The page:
The Japanese market reopening to U.S. beef and beef products from cattle verified to be 20 months of age or younger is seen as highly positive news for the cattle industry, including Texas and Oklahoma.
This recent announcement ended a months-long dispute that resulting in shutting down a top destination for high-quality beef and beef variety meats produced by the United States worth about $1.7 billion a year.
"Loss of these exports to Japan which historically have added about $65 per head to the value of fed cattle left a big hole in our pockets," says Texas and Southwestern Cattle Raisers Association (TSCRA) President Dick Sherron of Beaumont, Texas. "TSCRA has been engaged for well over a year now in getting this market reopened to our product, and we're very pleased that we will have access again to one of our former premier export markets."
Sherron hopes the next step will be getting Japan to accept meat from cattle more than 20 months of age, resuming U.S. seedstock exports to all countries, opening South Korea to all beef, and a full reopening of all countries that closed their trade because of bovine spongiform encephalopathy.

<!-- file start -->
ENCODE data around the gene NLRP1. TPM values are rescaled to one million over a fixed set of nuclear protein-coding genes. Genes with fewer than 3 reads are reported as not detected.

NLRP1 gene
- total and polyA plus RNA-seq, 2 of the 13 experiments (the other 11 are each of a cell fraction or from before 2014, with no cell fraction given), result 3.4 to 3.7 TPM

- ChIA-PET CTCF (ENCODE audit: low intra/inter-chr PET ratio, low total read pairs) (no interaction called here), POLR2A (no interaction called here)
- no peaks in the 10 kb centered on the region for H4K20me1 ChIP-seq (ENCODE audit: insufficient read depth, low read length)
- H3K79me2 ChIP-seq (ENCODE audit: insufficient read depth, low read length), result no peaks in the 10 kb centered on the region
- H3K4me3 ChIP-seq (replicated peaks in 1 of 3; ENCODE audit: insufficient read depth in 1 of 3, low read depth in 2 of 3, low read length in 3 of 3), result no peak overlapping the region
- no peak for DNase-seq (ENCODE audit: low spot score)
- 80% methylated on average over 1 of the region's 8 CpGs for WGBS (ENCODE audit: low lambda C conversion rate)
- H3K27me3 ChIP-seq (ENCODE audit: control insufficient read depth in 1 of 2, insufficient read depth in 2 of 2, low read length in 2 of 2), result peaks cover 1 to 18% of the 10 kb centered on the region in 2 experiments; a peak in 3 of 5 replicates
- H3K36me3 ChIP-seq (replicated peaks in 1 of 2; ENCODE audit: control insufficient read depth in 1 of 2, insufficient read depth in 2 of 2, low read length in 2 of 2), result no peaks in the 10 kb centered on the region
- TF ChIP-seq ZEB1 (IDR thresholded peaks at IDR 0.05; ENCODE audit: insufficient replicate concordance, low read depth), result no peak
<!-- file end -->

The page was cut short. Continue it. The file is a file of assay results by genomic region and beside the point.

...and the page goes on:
Japan closed its borders to U.S. beef after BSE was reported in Washington State on Dec. 23, 2003. The Japanese market was briefly re-opened in late 2005, but closed again this past January because there was a shipment of veal steaks that contained bone materials.
As was the case with the initial reopening of the Japanese market in December 2005, for U.S. cattlemen to meet export requirements into Japan, cattle must come through a Quality System Assessment (QSA), which is part of the Beef Export Verification (BEV) program run by USDA. QSA stretches from the farm to the packer, and ensures beef is source and age verified. Texas Cattle Feeders Association in Amarillo is coordinating a QSA program to meet the requirements.
U.S. producers can apply for approval of their own USDA QSA Program for age verification or have their cattle enrolled in one of the approved age verification programs, listed online at www.ams.usda.gov/1sg/arc/qsap.htm or also at processverified.usda.gov.
TSCRA is a 129-year-old trade organization. Members manage about 4.9 million cattle on 66 million acres of range and pasture, mainly in Texas and Oklahoma.